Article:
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Publication numberUS3137535 A
Publication typeGrant
Publication dateJun 16, 1964
Filing dateFeb 26, 1962
Priority dateFeb 21, 1961
Publication numberUS 3137535 A, US 3137535A, US-A-3137535, US3137535 A, US3137535A
InventorsCollier John C, Luciano Obert
Original AssigneeAmp Inc
Export CitationBiBTeX, EndNote, RefMan
External Links: USPTO, USPTO Assignment, Espacenet
Electrical connection insulating housings
US 3137535 A
Abstract  available in
Images(2)
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Claims  available in
Description  (OCR text may contain errors)

June 1954 J. c. COLLIER EFAL ELECTRICAL CONNECTION INSULATING HOUSINGS 2 Sheets-Sheet 1 Filed Feb. 26, 1962 INVENTOR5 JOHN C. COL

ueR BY Luclauo OBERT MQW l AID TIL I All? June 16, 1964 J. c. COLLIER ETAI. 3,137,535

ELECTRICAL CONNECTION INSULATING HOUSINGS 2 Sheets-Sheet 2 Filed Feb. 26, 1962 R o m w W Jon: C. COLUER BY LUCIHNO B T W W W United States Patent 3,137,535 ELECTRICAL CONNECTION INSULATING HOUSINGS John C. Collier, Farnworth, England, and Luciano Obert,

Turin, Italy, assignors to AMP Incorporated, Harrisburg, Pa. 7

Filed Feb. 26, 1962, Ser. No. 175,697 2 Claims. (Cl. 339-61) This invention relates to electrical connector housings, particularly to bipartite housings that have integral means for aligning and securing the parts in assembled relationship.

An object of the invention is to provide housings that can be assembled or disassembled from each other without the necessity of tools. A further object of the invention is to provide housings which can receive a wide range of conductor wire sizes due to the configuration and size of openings provided for this purpose. A further object is to provide housings which do not require expensive supplemental components, such as clamps or fasteners, for holding the housing parts together.

The foregoing objects are attained according to this invention by an insulating plug housing and an insulating socket housing which independently and respectively contain the electrical contacts to be joined in connection.

Typical housings carry the contact blades and the contact receptacles in separate housings. It is to be noted that in the instant invention, the contact blade is contained within the socket housing and the contact receptacle is contained within the plug housing.

The plug housing is characterized by being provided with one or more longitudinal ribs on one face and one or more longitudinal ribs on the other face, said ribs are suitably tapered and terminate with a step, while the socket housing is provided with an accommodating step receiving portion in order to provide for an improved means for snap lock engagement by the steps of said longitudinal ribs when these two housings are joined together.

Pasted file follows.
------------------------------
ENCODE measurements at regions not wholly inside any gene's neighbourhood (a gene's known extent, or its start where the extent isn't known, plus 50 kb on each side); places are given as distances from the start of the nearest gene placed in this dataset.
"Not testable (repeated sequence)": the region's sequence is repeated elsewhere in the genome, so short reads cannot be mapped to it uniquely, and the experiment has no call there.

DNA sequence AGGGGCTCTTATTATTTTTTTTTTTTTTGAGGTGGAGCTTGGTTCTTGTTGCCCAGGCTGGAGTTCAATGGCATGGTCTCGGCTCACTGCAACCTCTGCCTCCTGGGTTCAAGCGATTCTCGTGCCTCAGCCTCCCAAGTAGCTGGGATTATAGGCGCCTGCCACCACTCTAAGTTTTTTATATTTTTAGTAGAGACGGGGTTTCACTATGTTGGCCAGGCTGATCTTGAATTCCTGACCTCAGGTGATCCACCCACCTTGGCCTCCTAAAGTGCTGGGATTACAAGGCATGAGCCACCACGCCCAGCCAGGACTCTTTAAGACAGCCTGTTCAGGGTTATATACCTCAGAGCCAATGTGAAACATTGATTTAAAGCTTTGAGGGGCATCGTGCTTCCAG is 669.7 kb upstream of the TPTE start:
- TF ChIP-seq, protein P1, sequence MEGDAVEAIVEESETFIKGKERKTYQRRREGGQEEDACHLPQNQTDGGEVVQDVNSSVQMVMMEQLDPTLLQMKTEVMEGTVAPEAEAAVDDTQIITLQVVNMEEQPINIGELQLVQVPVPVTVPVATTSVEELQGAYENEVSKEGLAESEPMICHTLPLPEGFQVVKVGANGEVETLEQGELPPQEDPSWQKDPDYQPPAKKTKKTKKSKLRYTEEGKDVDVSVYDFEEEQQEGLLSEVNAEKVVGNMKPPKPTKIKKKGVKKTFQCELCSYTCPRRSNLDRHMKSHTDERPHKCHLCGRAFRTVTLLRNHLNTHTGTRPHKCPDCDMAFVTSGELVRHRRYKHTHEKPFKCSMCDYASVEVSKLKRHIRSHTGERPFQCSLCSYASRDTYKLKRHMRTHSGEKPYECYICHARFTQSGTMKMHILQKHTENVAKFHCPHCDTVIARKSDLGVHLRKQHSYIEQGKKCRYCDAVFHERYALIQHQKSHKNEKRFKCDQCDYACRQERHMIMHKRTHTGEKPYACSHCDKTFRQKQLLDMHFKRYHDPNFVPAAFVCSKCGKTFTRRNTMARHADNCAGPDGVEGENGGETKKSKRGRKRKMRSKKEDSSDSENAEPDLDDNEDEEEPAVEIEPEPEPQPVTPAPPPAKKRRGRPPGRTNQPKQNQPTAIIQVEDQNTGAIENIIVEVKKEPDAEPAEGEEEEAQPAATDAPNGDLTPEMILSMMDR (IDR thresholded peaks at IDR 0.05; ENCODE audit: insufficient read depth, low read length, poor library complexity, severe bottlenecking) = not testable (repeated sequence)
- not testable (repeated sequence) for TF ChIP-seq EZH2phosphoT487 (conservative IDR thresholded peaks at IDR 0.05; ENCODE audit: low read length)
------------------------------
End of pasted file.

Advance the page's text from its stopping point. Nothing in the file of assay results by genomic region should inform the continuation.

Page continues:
Other objects and attainments of the present invention will become apparent to those skilled in the art upon an examination of the following detailed description when taken in conjunction with the drawings in which there is shown and described an illustrative embodiment of the invention; it is to be understood, however, that this embodiment is not intended to be exhaustive nor limiting the invention but is given for purposes of illustration in order that others skilled in the art may fully understand the invention and the principles thereof and the manner of applying it in practical use so that they may modify it in various forms, each as may be best suited to the conditions of a particular use.

In the drawings:

FIGURE 1 is an axonometrical sketch of the plug and socket insulating housing parts, unassembled, in accordance with the invention;

FIGURE 2 is a perspective view of the plug insulating housing, revealing the opposite end and the bottom portion thereof;

FIGURE 3 shows a section of the plug housing taken along lines 3-3 of FIGURE 1;

FIGURE 4 is an end view of the socket housing revealing the opposite end from what is shown in FIGURE 1;

FIGURE 5 is a section of the socket housing taken along lines 5-5 of FIGURE 4;

FIGURE 6 is a perspective view of the plug and socket insulating housings assembled for the purpose of connecting a series of lead wires;

FIGURE 7 is a sectional view taken along lines 7-7 of FIGURE 6, showing the contact blade and the contact receptacle in connection;

Patented June 16, 1964 FIGURE 8 is an enlarged partial side view taken along lines 8-8 of FIGURE 7.

Referring now to the illustrations:

FIGURE 1 shows a bipartite housing assembly in disconnected relationship made according to the invention. Housing plug part 2 is formed so as to fit into the socket housing 10. Each part being formed with a series of passageways or through opening 4 for receiving and retaining an array of contact elements, said elements can best be seen in FIGURES 7 and 8. These housing parts carry contact blades and contact receptacles, such contact elements being well known in the art and form no part of the invention.